Globular Clusters a Mass of Small Stars
Globular Clusters are ancient balls of stars in the halos of galaxies. Most that orbit the Milky Way are over 10 billion years old and are arranged spherically around the galactic core. It is axiomatic that the most massive stars run out of fuel quickly and at this epoch, there are few to none stars more massive than our Sun in Globular Clusters as they are older than the total projected life time of that type of star. Any star less than 6 Solar Mass ends up as white dwarves as they shed their outer layers in a strong stellar wind either during or immediately after the Red Giant Phase rather than blow up in a super novae. The small stars that remain currently are burning hydrogen and will have long lives of around 10-trillion to 25-trillion years.
Globular Clusters self-sort Internally by Mass
The myriad stars in a Globular Cluster, typically a half million to over 10 million stars, gravitationally interact. The more massive stars slow down and fall to the middle of the cluster, while the lighter stars speed up and migrate to the outer layers of the globular cluster. This results in white dwarf stars that have lost most of their mass at the end of their lives migrating to the outer shell.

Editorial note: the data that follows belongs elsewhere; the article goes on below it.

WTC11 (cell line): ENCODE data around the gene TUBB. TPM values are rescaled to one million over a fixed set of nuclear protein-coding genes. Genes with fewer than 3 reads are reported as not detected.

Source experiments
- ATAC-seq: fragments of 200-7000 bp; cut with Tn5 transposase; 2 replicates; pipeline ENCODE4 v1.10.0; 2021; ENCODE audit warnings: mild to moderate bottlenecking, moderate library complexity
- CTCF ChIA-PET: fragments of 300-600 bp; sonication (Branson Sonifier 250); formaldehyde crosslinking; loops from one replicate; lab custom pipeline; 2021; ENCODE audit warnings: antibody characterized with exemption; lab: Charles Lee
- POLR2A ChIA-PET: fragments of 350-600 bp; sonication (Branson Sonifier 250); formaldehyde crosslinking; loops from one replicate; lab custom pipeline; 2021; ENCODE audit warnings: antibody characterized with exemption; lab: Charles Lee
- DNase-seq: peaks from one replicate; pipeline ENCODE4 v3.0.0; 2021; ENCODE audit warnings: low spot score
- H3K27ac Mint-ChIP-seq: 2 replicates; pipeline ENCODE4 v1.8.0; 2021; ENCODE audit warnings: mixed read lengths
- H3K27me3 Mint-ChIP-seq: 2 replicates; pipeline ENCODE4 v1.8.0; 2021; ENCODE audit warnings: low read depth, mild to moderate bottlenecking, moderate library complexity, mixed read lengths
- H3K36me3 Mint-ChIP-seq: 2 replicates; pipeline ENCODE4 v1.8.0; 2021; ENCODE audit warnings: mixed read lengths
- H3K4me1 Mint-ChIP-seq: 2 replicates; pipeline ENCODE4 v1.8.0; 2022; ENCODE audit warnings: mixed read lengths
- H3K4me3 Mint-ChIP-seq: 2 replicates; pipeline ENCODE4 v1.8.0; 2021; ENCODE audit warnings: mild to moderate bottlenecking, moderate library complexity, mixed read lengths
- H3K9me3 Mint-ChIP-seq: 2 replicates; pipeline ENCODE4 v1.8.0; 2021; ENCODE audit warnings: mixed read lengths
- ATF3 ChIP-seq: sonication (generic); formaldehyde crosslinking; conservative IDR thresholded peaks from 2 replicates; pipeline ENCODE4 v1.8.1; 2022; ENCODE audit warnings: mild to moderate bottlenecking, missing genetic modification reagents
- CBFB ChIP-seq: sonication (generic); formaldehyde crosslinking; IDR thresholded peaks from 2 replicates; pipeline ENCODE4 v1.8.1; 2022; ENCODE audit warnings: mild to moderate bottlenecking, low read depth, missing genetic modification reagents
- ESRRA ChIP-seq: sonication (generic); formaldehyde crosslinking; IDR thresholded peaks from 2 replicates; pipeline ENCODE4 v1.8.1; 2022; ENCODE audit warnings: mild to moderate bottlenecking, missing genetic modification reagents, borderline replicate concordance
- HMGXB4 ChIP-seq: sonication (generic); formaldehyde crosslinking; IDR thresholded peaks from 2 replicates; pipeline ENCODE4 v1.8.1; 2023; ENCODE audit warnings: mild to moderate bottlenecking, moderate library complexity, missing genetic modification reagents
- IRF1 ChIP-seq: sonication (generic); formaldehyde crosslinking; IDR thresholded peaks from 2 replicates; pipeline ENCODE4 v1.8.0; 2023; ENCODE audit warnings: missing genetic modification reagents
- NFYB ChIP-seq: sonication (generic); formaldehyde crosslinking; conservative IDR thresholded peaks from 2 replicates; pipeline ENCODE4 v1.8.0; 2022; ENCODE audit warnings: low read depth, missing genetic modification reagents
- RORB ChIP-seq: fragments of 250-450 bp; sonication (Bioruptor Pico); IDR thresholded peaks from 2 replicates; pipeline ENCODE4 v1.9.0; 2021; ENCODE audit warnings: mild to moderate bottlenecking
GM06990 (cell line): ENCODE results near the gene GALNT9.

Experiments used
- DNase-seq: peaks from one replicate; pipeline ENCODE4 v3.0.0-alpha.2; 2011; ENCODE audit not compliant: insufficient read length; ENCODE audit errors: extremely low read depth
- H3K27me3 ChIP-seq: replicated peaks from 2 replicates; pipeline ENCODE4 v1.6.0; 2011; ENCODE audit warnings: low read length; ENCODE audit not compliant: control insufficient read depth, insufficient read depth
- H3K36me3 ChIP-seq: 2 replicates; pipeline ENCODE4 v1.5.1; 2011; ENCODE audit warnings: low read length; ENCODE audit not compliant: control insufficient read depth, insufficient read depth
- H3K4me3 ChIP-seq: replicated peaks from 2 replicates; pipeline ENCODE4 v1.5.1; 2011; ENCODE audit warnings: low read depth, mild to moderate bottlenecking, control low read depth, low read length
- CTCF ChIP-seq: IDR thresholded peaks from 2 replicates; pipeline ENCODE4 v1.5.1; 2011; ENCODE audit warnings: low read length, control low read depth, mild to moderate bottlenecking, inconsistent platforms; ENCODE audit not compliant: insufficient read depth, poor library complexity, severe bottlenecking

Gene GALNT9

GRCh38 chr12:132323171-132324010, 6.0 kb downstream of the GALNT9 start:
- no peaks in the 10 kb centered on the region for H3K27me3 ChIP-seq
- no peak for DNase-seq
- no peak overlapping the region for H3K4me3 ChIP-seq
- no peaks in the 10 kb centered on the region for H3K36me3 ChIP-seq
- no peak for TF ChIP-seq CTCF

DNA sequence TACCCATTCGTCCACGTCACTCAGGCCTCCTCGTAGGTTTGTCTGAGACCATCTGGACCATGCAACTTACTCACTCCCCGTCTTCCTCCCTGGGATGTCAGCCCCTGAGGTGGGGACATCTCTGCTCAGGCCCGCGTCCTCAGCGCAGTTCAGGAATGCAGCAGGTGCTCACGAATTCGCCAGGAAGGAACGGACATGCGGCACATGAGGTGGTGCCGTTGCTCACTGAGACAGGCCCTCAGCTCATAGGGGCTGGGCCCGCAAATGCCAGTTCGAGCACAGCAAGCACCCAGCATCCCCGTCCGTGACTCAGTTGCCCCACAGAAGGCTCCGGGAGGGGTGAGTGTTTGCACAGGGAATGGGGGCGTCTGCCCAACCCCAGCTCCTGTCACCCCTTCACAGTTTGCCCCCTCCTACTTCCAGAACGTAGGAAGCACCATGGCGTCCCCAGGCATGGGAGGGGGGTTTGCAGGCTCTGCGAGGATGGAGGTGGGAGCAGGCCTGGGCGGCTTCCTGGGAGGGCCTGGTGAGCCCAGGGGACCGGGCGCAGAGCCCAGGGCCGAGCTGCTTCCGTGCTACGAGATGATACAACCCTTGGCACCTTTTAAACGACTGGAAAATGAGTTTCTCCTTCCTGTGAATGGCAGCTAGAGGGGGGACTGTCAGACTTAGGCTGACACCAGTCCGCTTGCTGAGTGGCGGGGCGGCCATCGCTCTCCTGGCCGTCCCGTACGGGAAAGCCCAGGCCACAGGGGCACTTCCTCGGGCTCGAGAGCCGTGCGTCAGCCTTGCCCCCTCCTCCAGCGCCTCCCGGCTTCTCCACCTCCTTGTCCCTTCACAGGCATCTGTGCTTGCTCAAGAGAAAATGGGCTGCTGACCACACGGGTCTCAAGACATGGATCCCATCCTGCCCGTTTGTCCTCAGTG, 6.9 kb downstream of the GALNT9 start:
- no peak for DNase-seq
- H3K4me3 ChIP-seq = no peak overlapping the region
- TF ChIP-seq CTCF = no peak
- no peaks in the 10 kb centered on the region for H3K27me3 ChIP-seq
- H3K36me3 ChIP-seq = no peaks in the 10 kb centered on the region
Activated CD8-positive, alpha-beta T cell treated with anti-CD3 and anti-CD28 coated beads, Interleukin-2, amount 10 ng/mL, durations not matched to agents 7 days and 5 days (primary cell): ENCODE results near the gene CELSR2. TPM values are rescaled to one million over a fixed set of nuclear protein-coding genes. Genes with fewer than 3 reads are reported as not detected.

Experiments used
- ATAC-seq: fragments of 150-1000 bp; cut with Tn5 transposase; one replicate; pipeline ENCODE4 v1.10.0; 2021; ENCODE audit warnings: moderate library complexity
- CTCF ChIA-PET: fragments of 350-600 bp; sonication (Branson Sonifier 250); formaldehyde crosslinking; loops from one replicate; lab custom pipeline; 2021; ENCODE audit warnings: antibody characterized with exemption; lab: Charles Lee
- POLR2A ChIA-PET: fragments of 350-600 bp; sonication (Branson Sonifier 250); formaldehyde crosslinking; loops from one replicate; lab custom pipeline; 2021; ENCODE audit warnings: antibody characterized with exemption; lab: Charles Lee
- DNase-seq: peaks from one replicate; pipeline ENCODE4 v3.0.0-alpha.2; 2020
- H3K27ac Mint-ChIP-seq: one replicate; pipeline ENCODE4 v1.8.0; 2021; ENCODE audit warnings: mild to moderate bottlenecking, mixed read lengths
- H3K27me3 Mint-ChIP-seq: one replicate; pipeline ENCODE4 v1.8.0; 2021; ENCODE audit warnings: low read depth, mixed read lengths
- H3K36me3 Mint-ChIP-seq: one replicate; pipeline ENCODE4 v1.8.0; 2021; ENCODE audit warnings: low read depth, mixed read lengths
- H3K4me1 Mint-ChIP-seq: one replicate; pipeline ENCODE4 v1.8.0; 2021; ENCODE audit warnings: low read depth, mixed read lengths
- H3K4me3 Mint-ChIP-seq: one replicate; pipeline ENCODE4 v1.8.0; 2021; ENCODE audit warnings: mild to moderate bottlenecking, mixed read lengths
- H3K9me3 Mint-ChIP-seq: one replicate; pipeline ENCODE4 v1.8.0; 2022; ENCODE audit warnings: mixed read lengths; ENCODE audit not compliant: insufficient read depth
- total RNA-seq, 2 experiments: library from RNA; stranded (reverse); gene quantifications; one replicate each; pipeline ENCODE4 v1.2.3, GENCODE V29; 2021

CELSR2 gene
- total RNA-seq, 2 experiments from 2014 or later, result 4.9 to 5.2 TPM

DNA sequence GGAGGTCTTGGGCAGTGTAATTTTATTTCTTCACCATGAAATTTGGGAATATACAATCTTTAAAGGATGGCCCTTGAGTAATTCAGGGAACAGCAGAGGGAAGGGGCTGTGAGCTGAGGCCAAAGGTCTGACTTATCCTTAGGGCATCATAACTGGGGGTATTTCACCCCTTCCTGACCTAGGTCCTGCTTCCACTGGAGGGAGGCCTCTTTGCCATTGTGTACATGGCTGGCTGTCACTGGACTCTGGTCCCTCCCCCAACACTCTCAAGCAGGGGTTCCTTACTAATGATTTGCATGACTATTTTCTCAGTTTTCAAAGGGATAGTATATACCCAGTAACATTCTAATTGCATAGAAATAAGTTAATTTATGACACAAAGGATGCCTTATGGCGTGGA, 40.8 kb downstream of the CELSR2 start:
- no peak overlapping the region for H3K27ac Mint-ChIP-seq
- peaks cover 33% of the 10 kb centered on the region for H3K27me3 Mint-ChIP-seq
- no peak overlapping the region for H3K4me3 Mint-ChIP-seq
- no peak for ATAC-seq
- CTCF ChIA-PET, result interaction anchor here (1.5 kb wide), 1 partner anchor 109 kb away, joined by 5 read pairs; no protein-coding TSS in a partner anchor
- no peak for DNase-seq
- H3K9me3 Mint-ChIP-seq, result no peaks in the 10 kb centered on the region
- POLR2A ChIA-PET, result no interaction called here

Recent Studies favor Late Mass Loss Rather than Red Giant Mass Shedding
It was long held that most of a stars mass would be lost during the highly energetic Red Giant phase developing a strong stellar wind. But, recent studies have shown that white dwarves that should have left the core long ago if that were the case are still lingering. That indicates that the mass loss happened after the Red Giant phase and happened rather suddenly at the end of the Red Giant phase to have those remnant white dwarves in the core area. We have yet to observe a Red Giant evolve into a white dwarf. Much remains to be learned about that process. This data brings some new theories to the surface about how low mass stars evolve into white dwarves and the sequence of events leading up to it.